Tag Archives: taxes

Here’s Your Trickle Down

Hey, Tea Party morons and most other Republican supporters (and no small amount of independent voters, too)!

Do you want to know why people who earn $250,000 or more should be taxed at a higher rate (like the wealthy used to be in the early- and mid-20th century)?

First of all, they represent around 3% of the U.S. population, so they most certainly aren’t the bulk of hard-working Americans who have trouble making ends meet.

But you know what the real reason is?

This figure:

The richest 1% of Americans now take home almost 24% of the income in the nation, up from around 9% of the income in 1976.

Yeah, do you still believe the myth launched by Ronald Reagan, and perpetuated by Republicans ever since, that if you let the wealthy keep more of their money, the whole nation will benefit?

If you do, you’re an idiot, as there is no clearer evidence of the fact that if you give them huge tax breaks so they can hang on to their excessive wealth, they don’t spread it around. Instead, they hoard even more of it.

Company executives get paid more and more outrageous salaries even though they don’t work THAT much harder than their employees (do you really think your company CEO works 40 to 100 times harder than you do? Get real). Companies won’t give workers raises that match or keep ahead of inflation, and take away more and more days off and more of their benefits, and make them pay more and more for health insurance…just so that they can keep making their top execs richer and richer.

Reagan’s trickle down theory DOES work.

But it isn’t money trickling down to all of us poor folks and us blue collar, pink collar and middle class professionals.

It’s the hot piss of the rich running down our backs as they laugh.

Drive-by Scripture, Acts 4:31-37

After they prayed, the place where they were meeting was shaken. And they were all filled with the Holy Spirit and spoke the word of God boldly. All the believers were one in heart and mind. No one claimed that any of his possessions was his own, but they shared everything they had. With great power the apostles continued to testify to the resurrection of the Lord Jesus, and much grace was upon them all. There were no needy persons among them. For from time to time those who owned lands or houses sold them, brought the money from the sales and put it at the apostles’ feet, and it was distributed to anyone as he had need. Joseph, a Levite from Cyprus, whom the apostles called Barnabas (which means Son of Encouragement), old a field he owned and brought the money and put it at the apostles’ feet. (Acts of the Apostles, Chapter¬†4, verses 31-37, New International Version)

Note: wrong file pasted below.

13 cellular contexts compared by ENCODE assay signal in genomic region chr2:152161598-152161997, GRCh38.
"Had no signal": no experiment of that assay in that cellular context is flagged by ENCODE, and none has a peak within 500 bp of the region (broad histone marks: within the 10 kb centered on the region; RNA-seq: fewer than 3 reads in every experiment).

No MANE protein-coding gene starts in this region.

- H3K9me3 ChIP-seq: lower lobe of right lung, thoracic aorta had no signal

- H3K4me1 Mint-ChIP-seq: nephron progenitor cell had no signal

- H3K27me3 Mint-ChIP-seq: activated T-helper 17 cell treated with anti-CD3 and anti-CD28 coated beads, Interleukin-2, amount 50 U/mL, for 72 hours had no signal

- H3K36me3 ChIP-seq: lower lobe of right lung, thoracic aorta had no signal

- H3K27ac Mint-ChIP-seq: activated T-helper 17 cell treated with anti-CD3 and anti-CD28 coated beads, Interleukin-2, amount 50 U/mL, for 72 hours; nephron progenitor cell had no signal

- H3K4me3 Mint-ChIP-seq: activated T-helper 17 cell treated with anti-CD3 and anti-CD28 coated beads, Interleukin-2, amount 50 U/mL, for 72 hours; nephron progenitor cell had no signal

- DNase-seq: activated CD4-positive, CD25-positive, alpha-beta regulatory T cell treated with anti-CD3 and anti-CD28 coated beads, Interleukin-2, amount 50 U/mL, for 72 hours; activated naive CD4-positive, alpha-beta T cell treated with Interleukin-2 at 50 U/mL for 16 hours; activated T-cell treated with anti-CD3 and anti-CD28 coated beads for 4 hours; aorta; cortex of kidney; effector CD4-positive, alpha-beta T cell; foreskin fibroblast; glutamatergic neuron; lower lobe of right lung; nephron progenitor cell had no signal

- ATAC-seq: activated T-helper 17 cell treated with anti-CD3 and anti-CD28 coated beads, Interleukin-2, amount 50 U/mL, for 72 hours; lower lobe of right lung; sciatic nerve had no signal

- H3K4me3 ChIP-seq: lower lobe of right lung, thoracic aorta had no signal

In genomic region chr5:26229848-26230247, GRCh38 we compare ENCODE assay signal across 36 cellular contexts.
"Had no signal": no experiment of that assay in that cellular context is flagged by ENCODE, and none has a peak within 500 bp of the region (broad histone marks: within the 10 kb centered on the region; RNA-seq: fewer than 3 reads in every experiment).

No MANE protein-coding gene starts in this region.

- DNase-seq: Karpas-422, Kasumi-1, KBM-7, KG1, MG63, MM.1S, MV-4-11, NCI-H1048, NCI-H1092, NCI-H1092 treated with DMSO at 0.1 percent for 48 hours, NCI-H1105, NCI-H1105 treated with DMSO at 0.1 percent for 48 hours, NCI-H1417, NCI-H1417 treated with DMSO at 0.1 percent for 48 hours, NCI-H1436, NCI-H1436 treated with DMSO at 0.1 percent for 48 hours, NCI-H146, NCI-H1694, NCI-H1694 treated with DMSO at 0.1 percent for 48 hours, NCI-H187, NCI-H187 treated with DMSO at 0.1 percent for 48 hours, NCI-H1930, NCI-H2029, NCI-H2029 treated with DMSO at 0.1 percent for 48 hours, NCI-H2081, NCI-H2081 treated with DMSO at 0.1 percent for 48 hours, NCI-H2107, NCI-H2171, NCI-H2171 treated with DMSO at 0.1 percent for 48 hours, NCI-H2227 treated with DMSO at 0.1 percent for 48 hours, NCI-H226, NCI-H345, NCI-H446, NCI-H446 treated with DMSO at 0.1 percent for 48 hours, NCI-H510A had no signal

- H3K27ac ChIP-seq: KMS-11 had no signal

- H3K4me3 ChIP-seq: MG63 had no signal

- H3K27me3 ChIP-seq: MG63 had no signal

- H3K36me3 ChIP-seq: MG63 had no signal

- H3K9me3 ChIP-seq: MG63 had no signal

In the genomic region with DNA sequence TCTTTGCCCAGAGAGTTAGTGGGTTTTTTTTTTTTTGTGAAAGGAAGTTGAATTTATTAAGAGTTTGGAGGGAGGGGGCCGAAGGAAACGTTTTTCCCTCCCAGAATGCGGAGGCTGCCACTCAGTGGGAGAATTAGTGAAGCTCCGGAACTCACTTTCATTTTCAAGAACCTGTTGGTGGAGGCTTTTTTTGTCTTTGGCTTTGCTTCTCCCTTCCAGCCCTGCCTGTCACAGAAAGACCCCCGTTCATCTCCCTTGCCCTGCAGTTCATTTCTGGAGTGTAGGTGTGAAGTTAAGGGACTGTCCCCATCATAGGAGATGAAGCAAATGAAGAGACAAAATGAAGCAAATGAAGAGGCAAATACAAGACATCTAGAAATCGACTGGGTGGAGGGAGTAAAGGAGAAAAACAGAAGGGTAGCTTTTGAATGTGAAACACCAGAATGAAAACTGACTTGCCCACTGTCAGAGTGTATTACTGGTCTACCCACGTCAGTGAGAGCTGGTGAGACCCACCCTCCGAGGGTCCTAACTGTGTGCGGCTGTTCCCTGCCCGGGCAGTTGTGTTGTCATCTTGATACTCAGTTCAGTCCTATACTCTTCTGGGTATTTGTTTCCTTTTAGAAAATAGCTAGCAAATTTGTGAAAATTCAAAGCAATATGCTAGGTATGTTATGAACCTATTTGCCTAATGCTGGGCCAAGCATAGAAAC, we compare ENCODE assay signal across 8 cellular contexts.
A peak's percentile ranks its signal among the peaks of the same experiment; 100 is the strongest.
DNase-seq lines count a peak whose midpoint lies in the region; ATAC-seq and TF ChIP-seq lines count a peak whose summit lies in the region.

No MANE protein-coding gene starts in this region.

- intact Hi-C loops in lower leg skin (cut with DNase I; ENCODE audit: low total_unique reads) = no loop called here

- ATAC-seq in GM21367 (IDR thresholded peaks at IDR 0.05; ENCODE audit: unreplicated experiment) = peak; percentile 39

I would like every Christian fundamentalist who goes on and on about the evils of social service programs, the peril of socialized medicine and the like to read the above passage and then kindly, shut the hell up.

I find it incredibly annoying how many Christians will say, “But that’s not the government doing that in the Bible. It was Christians. I’m all for Christians and churches giving out help, but not the government with my taxes!”

And yet, two things are so abudantly clear.

First, churches are generally unable, and often unwilling, to help at the kind of levels needed to ensure that families have healthcare and other basic necessities when they can’t afford them (and who can these days?). Individual Christians, too, often the very ones who spout the rhetoric I just exemplified above, also don’t provide the necessary levels of support to do these things.

Second, these are often the very same Christians who have no problem with our tax dollars being spent to wage war on nations for no particularly good reason, and to occupy them for years after the original conflict has ended. These are often also the people who call upon government to craft laws in line with the Bible.

Because, you know, government should enforce God’s will when it’s punitive or to rein in our behaviors, but Heaven forbid that it should get involved with the more important Christian principles of mercy, love, comfort and help.

The Unpatriotic GOP Faithful?

I just read a comment at Monroe Anderson’s blog, and I’ll just post a little snippet here to give you a taste.

I find it to be somewhat perplexing for those who profess to adhere to the Judeo-Christian values on which this country was founded to condemn the concept of “sharing the wealth.” I also find it somewhat puzzling for those who are seeking the highest elective offices in the land to view paying taxes as a punitive practice and not a patriotic privilege.

I highly recommend you click here and read Dr. Woods’ comment in its entirety.

And let me add my “Amen!” to the chorus.